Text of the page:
16 Inter-American Convention on Forced Disappearance of Persons, OASTS 60, 9 June 1994 (entered into force 28 March 1996). See also O. de Frouville, above note 12, p. 2. It should be noted, however, that even before the adoption of these instruments, the term “enforced disappearance” had been defined, for example, in the case of Velásquez Rodríguez v. Honduras, tried by the Inter-American Court of Human Rights (IACtHR) in 1988: IACtHR, Case of Velásquez Rodríguez v. Honduras, Series C, No. 4, Judgment, 29 July 1988. See also Claude, Ophelia, “A Comparative Approach to Enforced Disappearances in the Inter-American Court of Human Rights and the European Court of Human Rights jurisprudence”, Intercultural Human Rights Law Review, Vol. 5, 2010, p. 415Google Scholar.

17 Rome Statute of the International Criminal Court, 2187 UNTS 3, 17 July 1998, Art. 7(1)(i).

18 International Covenant on Civil and Political Rights, 999 UNTS 171, 16 December 1966 (entered into force 23 March 1976), Art. 12(2). Article 13(2) of the Universal Declaration of Human Rights also mentions this right.

19 ICCPR, Art. 13.

20 Ibid., Art. 2(1).

Ibid

21 With the exception of Article 25, which gives nationals the right to take part in the conduct of public affairs and to be elected. On this subject, see also Vincent Chetail, “The Transnational Movement of Persons under General International Law – Mapping the Customary Law Foundations of International Migration Law”, in Vincent Chetail and Céline Bauloz (eds), Research Handbook on International Law and Migration, Edward Elgar, Cheltenham, 2014, p. 66. See also IACtHR, Case of Nadege Dorzema et al. v. Dominican Republic, Judgment, 24 October 2012, para. 154; IACtHR, Case of Vélez Loor v. Panama, Series C, No. 218, Preliminary Objections, Merits, Reparations and Costs, Judgment, 23 November 2010.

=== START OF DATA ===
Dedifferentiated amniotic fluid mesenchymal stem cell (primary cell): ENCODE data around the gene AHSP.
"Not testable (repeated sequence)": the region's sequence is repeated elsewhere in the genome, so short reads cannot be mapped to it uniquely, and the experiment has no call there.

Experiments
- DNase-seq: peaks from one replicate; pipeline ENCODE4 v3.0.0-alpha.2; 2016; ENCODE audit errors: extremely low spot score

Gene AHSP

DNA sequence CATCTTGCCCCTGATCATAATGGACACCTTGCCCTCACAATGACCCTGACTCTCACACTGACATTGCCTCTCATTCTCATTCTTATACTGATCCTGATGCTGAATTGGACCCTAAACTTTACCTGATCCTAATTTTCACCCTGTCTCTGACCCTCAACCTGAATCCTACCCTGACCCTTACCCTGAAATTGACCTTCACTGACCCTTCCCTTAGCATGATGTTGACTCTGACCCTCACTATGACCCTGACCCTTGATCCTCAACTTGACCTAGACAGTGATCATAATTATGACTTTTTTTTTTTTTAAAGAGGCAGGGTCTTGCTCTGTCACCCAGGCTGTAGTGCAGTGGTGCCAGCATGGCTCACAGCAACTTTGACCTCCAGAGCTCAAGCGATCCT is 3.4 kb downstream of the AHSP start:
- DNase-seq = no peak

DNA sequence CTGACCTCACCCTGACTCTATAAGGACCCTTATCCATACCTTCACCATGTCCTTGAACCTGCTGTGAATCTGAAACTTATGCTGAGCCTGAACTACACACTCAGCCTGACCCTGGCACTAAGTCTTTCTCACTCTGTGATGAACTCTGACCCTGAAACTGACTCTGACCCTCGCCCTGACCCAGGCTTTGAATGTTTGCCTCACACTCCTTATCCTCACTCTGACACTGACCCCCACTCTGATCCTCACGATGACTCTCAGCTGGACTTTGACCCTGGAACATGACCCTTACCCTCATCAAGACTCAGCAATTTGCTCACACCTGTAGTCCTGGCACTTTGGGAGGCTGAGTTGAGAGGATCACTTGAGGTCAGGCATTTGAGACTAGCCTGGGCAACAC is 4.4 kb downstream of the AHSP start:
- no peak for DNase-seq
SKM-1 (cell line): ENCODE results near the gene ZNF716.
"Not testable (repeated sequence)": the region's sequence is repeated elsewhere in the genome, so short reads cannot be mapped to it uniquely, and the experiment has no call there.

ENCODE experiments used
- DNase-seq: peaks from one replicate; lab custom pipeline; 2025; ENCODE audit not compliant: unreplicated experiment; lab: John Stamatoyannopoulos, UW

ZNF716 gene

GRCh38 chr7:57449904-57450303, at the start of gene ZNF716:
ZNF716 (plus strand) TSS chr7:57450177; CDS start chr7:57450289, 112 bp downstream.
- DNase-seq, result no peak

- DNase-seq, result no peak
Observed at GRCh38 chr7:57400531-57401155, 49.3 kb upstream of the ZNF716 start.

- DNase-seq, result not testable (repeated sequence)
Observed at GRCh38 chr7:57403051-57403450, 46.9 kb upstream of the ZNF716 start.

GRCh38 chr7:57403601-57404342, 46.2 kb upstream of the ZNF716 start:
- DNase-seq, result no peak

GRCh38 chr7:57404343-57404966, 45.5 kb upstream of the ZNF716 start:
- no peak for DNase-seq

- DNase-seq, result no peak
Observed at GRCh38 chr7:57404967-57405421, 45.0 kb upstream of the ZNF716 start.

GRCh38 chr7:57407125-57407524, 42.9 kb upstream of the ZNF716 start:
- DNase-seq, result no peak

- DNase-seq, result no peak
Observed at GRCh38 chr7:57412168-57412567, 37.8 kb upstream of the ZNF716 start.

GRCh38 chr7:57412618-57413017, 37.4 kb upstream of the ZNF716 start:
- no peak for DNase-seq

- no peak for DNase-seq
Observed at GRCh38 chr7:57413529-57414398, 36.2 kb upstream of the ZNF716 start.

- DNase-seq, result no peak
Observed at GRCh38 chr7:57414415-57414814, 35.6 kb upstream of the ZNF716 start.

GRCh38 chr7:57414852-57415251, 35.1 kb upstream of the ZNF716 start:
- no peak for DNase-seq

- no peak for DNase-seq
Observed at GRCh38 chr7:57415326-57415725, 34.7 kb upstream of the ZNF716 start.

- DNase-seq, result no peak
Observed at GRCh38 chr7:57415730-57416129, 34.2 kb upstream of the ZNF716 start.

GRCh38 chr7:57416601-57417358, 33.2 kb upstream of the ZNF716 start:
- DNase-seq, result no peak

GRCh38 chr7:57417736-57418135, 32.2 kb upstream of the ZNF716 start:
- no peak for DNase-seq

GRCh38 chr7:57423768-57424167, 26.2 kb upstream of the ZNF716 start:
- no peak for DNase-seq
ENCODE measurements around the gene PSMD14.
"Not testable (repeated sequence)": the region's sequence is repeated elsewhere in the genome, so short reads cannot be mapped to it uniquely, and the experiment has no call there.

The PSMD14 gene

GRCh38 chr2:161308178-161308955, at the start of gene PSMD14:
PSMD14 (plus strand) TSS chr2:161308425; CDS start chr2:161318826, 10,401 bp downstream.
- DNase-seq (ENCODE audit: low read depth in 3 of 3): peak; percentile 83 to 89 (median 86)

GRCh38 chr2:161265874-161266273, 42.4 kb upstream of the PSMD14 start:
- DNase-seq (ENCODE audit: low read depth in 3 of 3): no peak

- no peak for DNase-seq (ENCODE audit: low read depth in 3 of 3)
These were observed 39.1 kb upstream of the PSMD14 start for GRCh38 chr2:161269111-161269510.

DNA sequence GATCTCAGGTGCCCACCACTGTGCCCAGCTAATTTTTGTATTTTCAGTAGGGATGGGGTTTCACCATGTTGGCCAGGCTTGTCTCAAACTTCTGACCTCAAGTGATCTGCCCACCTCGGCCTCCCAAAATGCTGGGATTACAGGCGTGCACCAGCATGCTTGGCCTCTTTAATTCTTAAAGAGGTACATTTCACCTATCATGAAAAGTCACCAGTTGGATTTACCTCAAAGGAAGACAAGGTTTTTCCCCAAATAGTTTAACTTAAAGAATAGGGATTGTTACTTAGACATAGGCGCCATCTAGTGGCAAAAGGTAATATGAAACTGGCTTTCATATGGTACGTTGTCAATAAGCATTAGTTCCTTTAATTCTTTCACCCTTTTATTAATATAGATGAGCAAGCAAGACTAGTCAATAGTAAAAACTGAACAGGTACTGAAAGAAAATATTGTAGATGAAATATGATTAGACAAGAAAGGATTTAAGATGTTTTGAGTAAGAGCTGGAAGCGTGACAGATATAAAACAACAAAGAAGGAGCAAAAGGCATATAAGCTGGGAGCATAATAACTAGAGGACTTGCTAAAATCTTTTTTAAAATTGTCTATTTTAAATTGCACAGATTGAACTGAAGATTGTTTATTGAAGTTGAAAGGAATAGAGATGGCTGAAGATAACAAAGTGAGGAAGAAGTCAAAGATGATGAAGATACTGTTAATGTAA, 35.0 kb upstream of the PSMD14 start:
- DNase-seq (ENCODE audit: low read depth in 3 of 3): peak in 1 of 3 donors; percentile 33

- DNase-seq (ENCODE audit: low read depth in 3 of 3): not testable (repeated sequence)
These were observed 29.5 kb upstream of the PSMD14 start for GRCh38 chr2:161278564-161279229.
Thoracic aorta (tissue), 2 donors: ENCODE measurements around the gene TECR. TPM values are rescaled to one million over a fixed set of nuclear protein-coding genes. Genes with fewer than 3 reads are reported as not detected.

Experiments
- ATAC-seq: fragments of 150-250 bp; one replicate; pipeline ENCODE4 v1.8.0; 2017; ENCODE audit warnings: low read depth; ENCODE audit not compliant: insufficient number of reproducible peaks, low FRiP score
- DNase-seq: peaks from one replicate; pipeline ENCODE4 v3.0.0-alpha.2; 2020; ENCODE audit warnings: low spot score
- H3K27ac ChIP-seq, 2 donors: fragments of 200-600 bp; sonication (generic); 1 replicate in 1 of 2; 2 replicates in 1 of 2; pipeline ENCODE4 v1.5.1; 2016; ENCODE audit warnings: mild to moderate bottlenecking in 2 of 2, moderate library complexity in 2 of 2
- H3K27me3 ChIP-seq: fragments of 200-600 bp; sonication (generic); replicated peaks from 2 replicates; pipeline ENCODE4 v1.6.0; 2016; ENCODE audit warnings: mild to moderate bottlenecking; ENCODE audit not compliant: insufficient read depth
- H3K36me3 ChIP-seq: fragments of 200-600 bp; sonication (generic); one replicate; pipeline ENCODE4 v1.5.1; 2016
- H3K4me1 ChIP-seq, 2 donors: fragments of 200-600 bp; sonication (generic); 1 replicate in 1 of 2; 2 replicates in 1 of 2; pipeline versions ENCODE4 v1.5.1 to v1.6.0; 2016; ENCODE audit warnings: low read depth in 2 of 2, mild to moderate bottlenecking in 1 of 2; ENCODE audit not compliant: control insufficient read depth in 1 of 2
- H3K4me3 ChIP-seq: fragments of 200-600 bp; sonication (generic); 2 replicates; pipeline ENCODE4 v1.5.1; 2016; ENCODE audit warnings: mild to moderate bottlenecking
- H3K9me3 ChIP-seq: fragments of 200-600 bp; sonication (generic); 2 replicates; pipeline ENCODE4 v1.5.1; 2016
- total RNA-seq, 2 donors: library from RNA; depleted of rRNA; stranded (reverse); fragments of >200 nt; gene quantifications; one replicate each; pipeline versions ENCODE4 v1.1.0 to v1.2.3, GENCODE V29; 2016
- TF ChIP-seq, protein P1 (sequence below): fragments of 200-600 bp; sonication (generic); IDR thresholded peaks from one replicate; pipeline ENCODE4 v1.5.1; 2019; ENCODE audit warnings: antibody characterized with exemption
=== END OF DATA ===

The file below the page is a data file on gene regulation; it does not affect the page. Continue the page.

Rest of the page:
22 Human Rights Committee, General Comment 15, “The Position of Aliens under the Covenant”, UN Doc. HRI\GEN\1\Rev.1, 1994, paras 1–2, available at: www.refworld.org/docid/45139acfc.html.

23 Convention relating to the Status of Refugees, 189 UNTS 137, 28 July 1951 (entered into force 22 April 1954).

24 Protocol relating to the Status of Refugees, 606 UNTS 267, 31 January 1967 (entered into force 4 October 1967).

25 UNHCR, Advisory Opinion on the Extraterritorial Application of Non-Refoulement Obligations under the 1951 Convention relating to the Status of Refugees and its 1967 Protocol, 26 January 2007, available at www.refworld.org/cgi-bin/texis/vtx/rwmain?docid=45f17a1a4.

26 V. Chetail, above note 21, pp. 37–38.

27 International Convention on the Protection of the Rights of All Migrant Workers and Members of Their Families, 2220 UNTS 3, 18 December 1990, Arts 7, 8.

28 Convention on the Rights of the Child, 1577 UNTS 3, 20 November 1989, Art. 10.

29 International Convention on the Elimination of All Forms of Racial Discrimination, 660 UNTS 195, 7 March 1966, Art. 5(d)(ii).

30 Convention against Torture and Other Cruel, Inhuman or Degrading Treatment or Punishment, 1465 UNTS 85, 10 December 1984.

31 Ibid., Art. 3.

Ibid

32 Protocol to Prevent, Suppress and Punish Trafficking in Persons, Especially Women and Children, supplementing the UN Convention against Transnational Organized Crime, 2237 UNTS 319, 15 November 2000, Preamble.